New York is and always has been a place for strivers, regardless of where they were born, and in fashion it offers a wide open field. Of the major fashion weeks, including London, Milan, and Paris, it offers by far the greatest number of shows and is the most attended by a significant margin. That sprawling character is a weakness in some ways, but it also makes it accessible to those willing to come from all over the world to show here.
Seoul-based label Kye, which is popular in the K-Pop scene, presented a fun and, well, poppy collection this week.
Fatema Fardan, who came from the United Arab Emirates for her New York Fashion Week debut, offered her take on modern modesty.
New York-based German designer Robert Geller was among those leading the charge in menswear away from the skinny silhouette and toward a wider mix of proportions.
There was plenty of US-born talent on display this week. Iconic American suit-maker Hickey Freeman sought to update its image with its Hickey Freeman Sportswear line and Greg Lauren—nephew of Ralph—turned in a destroyed, deconstructed, remixed, and mashed-up take on Americana.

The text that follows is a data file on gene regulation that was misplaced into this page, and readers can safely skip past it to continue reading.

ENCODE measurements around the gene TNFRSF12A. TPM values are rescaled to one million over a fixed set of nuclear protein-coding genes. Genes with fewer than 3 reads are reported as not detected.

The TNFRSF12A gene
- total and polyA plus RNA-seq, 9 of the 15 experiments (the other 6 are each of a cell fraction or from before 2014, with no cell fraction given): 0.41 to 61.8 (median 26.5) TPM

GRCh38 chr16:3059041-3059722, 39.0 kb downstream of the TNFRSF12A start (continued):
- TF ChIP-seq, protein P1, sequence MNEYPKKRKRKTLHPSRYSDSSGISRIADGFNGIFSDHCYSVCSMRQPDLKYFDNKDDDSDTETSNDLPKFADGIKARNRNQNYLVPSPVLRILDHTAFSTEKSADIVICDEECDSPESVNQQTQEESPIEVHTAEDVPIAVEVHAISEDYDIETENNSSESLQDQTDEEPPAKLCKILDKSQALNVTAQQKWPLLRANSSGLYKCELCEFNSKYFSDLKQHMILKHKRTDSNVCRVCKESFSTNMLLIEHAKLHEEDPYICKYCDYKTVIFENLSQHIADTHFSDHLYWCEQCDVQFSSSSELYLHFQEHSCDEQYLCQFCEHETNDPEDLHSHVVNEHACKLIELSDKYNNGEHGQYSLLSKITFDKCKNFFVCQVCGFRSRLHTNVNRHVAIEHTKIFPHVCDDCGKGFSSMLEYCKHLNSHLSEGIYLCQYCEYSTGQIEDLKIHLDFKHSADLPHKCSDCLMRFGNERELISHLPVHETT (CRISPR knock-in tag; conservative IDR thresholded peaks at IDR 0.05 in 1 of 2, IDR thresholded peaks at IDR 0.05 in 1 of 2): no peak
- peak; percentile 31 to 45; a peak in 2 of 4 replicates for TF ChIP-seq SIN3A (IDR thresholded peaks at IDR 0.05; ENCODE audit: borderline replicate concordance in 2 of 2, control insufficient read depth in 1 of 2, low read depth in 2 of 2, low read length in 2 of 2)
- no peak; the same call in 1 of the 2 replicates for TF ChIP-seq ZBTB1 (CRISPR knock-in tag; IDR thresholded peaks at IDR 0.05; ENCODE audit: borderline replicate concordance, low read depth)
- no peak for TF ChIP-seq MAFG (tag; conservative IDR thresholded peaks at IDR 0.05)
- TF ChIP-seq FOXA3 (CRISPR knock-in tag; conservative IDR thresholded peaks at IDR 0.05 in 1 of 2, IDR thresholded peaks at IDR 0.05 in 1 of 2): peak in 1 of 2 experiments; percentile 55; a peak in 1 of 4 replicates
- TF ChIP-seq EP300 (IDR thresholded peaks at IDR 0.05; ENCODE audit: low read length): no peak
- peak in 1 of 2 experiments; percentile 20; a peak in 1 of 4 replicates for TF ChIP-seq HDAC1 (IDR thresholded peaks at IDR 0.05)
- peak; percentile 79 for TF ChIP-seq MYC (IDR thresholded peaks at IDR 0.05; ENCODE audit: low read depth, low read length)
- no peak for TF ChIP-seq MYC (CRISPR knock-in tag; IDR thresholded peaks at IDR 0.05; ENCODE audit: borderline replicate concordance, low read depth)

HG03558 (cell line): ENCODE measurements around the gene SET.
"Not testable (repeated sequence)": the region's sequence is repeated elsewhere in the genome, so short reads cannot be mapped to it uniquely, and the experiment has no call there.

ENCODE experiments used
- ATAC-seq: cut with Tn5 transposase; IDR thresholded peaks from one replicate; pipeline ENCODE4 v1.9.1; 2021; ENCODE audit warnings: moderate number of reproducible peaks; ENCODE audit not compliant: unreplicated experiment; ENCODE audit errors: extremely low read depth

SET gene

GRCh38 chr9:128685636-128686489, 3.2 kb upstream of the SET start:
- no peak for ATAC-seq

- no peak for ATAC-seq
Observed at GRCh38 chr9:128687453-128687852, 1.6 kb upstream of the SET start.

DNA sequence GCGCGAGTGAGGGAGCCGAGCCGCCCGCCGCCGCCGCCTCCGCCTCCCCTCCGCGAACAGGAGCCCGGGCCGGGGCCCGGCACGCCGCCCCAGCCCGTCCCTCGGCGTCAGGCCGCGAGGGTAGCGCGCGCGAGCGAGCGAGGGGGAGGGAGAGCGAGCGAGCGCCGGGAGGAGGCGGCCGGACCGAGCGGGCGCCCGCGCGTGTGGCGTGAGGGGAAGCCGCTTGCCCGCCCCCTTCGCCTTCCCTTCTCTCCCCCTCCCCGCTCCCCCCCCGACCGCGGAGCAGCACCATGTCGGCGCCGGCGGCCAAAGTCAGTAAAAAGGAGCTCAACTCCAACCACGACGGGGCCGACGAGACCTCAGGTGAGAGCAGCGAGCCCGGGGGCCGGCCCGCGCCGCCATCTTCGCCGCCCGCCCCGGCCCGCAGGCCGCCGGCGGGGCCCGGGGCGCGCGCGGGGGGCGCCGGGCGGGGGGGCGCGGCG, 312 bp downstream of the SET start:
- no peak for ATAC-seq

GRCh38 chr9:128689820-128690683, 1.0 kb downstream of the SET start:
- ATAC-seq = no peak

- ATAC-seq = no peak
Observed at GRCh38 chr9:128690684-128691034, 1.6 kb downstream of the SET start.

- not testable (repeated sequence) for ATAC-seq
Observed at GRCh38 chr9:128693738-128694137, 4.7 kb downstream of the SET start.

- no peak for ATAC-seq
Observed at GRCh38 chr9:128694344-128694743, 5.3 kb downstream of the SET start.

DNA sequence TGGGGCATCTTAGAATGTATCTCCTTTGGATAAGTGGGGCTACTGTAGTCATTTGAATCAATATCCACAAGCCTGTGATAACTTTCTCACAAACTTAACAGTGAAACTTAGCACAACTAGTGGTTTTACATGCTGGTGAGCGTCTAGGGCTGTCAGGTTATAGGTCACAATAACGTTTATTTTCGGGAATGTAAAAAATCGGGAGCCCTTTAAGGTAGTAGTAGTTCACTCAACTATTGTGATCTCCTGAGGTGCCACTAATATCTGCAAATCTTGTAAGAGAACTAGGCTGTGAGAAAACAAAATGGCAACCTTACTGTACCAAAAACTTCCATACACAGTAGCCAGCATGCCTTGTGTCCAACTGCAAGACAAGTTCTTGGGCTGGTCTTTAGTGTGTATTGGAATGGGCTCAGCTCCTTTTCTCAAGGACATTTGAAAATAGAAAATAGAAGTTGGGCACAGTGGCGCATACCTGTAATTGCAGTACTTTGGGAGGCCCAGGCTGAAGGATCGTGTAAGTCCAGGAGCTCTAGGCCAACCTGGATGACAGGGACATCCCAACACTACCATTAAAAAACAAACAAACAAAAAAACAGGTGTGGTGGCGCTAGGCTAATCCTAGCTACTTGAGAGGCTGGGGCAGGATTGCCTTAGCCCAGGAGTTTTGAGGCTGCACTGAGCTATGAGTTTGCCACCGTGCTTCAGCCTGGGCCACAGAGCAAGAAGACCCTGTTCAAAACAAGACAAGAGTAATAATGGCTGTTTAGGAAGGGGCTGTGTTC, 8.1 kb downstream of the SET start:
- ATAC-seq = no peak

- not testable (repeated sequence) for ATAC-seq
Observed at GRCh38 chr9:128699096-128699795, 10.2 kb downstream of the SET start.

But designers from outside the continent who have found a home at New York Fashion Week—Karen Walker (New Zealand), Tadashi Shoji (Japan), Diane von Furstenberg (Belgium), Tim Coppens (Belgium again), Prabal Gurung (Singapore by way of Nepal), and Bibhu Mohapatra (India), just to name a few—were just as prominent.
In fact, though the presentations have ended, one of the shows the industry is still buzzing about was Peter Copping’s successful debut at Oscar de la Renta. Copping is a British designer, stepping in to fill the role of the recently deceased de la Renta, who was born in the Dominican Republic. Despite his birthplace, de la Renta was known as a great American designer, and he felt that way himself. When Michelle Obama wore a dress by a foreign designer to welcome the Chinese Prime Minister to a state dinner last year, de la Renta publicly criticized her for not showcasing ”our”—that is, America’s—fashion industry.
So New York Fashion Week is overcrowded, chaotic, and packed with attention hounds. Those aren’t always great qualities, but they result from the thing that makes New York a welcoming home to foreign designers, the thing that makes New York Fashion Week so very New York: There’s room for everyone.